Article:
To read more about the event, click here for an article published by The Washington Post. 

1: They are often truly on their own.

Every year, roughly 23,000 young people "age out" of foster care once they reach the age of legal adulthood, meaning they have no permanent legal relationship with an adult guardian. 

2: Maintaining connections with friends and family can be a big help. 

When extended family members serve as foster parents, it allows young people to maintain strong family connections. In addition, foster children who have adults (like extended family members) to rely on are less likely to have any debt. 

3: Extending foster care beyond age 18 gives young people more time to grow up surrounded by supports.

Research has shown that young people who remain in care to age 21 are less likely to experience homelessness, less likely to become pregnant before age 21, and more likely to be employed and attend college compared to those who leave care at 18. 

4: New ideas on how to support young people after they leave foster care are coming up all the time.

For example, the federal Affordable Care Act extends Medicaid coverage for people aging out of foster care to age 26, which provides equal coverage to the provision that allows children to stay on their parents' health insurance until that age. 

5: We still have a lot to learn.

Although there is a growing awareness of the challenges faced by young people aging out of foster care, there is monumental lack of comprehensive federal data that could ultimately reveal the reality of these young peoples' lives as young adults.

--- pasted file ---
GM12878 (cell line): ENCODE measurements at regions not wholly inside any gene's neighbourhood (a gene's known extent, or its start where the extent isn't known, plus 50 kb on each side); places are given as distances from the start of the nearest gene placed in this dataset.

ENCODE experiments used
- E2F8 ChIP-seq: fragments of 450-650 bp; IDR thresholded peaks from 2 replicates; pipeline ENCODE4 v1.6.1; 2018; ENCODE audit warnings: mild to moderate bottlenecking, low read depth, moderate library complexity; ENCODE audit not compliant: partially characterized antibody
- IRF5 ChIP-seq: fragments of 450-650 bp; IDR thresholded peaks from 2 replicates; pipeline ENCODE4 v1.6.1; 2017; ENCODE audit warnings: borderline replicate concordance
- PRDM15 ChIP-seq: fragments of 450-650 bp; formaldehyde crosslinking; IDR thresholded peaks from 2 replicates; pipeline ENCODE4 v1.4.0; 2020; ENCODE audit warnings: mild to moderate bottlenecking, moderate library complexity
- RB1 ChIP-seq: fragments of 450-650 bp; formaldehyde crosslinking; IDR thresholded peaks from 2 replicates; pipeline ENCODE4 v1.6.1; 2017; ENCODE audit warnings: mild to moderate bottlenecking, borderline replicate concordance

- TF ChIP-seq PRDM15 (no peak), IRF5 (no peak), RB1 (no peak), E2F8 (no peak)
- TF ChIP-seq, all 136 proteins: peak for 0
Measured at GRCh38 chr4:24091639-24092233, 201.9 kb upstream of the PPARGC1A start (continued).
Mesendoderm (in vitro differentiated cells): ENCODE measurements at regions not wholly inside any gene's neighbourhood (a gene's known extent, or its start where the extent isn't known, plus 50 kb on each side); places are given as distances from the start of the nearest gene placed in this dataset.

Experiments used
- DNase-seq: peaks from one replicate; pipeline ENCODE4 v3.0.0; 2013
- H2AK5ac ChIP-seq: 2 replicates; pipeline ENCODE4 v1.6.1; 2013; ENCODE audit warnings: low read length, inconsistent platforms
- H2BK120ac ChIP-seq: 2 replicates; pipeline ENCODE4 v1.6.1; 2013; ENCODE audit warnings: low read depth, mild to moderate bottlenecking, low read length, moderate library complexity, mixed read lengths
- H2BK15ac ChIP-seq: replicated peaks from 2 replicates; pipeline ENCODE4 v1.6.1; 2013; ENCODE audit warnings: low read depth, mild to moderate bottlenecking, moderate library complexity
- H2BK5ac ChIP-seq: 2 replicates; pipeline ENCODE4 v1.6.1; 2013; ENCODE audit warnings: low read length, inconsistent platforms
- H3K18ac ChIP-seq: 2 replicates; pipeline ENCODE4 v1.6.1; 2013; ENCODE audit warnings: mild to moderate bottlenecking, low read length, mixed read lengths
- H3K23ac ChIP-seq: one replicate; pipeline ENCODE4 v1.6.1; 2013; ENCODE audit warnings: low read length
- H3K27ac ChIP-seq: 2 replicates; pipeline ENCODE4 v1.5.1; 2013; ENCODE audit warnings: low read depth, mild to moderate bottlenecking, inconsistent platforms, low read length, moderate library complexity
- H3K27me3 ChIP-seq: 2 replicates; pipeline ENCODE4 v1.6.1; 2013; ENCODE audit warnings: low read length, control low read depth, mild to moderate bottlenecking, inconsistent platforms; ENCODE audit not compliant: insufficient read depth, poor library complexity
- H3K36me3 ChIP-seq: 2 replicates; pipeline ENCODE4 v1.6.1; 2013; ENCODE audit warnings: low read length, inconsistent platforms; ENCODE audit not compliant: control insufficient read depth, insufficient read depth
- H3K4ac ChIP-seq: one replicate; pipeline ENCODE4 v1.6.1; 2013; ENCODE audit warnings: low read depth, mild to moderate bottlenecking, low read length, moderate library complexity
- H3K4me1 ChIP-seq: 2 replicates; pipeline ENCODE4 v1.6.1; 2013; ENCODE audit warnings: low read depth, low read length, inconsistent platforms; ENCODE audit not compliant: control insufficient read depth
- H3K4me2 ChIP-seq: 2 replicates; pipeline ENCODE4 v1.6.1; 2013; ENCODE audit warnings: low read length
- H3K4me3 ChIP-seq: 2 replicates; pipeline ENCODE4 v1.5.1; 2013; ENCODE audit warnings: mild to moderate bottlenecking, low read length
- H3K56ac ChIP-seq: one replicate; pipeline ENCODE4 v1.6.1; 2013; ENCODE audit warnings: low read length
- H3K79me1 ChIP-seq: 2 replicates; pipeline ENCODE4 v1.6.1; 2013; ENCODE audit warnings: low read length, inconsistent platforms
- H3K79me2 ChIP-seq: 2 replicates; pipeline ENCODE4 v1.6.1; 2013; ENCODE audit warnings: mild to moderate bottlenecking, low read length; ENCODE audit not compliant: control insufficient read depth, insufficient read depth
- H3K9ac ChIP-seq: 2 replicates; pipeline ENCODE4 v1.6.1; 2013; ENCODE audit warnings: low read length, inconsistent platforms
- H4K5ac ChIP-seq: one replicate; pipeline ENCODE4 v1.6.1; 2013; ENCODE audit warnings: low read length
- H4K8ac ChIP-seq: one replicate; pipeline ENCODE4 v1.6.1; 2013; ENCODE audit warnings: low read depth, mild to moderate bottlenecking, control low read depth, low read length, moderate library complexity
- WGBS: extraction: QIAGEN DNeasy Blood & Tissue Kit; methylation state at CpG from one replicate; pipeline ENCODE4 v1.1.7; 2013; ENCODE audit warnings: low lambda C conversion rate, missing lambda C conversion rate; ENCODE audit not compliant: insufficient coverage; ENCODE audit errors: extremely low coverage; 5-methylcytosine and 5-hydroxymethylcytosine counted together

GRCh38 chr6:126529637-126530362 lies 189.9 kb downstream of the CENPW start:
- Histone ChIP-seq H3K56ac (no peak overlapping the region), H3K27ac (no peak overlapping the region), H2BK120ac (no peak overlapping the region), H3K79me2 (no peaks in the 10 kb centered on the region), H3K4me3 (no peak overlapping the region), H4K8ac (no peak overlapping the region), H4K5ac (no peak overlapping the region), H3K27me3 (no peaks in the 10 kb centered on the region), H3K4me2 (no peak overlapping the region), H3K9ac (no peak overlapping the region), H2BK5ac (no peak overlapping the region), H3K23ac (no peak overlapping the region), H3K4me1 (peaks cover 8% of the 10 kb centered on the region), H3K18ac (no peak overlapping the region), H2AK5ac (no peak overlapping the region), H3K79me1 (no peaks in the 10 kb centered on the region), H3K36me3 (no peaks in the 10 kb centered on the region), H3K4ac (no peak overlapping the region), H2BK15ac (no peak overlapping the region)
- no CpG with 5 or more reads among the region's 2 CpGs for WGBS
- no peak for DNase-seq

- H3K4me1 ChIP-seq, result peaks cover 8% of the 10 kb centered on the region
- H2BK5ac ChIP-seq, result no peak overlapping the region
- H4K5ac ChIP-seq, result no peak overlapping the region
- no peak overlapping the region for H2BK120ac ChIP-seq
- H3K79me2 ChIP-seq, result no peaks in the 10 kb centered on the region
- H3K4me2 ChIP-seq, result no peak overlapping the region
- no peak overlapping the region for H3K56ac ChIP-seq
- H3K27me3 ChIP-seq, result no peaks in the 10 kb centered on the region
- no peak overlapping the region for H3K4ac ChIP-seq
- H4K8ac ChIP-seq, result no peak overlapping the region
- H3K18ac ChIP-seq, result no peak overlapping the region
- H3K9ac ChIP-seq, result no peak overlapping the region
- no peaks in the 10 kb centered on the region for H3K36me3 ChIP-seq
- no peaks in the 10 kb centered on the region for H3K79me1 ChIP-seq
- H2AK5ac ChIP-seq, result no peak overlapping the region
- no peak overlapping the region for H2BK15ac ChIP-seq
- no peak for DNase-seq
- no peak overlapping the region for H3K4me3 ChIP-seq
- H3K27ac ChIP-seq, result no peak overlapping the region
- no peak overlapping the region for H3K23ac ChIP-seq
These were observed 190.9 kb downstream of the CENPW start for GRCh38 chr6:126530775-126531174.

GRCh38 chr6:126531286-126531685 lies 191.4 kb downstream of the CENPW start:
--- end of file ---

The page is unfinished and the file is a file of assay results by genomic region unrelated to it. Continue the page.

Former foster youth who need to apply for Amerigroup Medicaid:

apply at your local DFCS office.

If you experience problems regarding Medicaid email healthmatters@dhs.ga.gov and put the county in the subject line. 

*Did you know you can be insured until your 26th birthday? Tell a friend to tell a friend and get health insurance!*

If you are in care currently or have already applied for and received Medicaid insurance, these numbers are for you:

Georgia Families 360 Intake Line (children and youth in foster care): 1-855-661-2021

Georgia Families 360 Intake Line (former youth in foster care): 1-800-600-4441

Billing: 1-800-766-4456

 

We have made several updates to our Designated Point of Contact listing. Please note at the bottom right hand side of the interactive DPOC map is a link where you can download the printable list. Several versions are available for download. Please let us know if you have any questions.

Visit Embark Website for more information

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The J.W. Fanning Institute for Leadership Development
– a public service and outreach unit of the University of Georgia – is dedicated to strengthening communities, organizations, and individuals through leadership development, training, and education.


Embark Georgia is located at the J.W. Fanning Institute for Leadership Development.
David Meyers and Lori Tiller are the network directors. Our offices are located at 

1240 S. Lumpkin St.
Athens, GA 30605

You may contact us by calling 706-542-1108 or emailing  EMBARK@fanning.uga.edu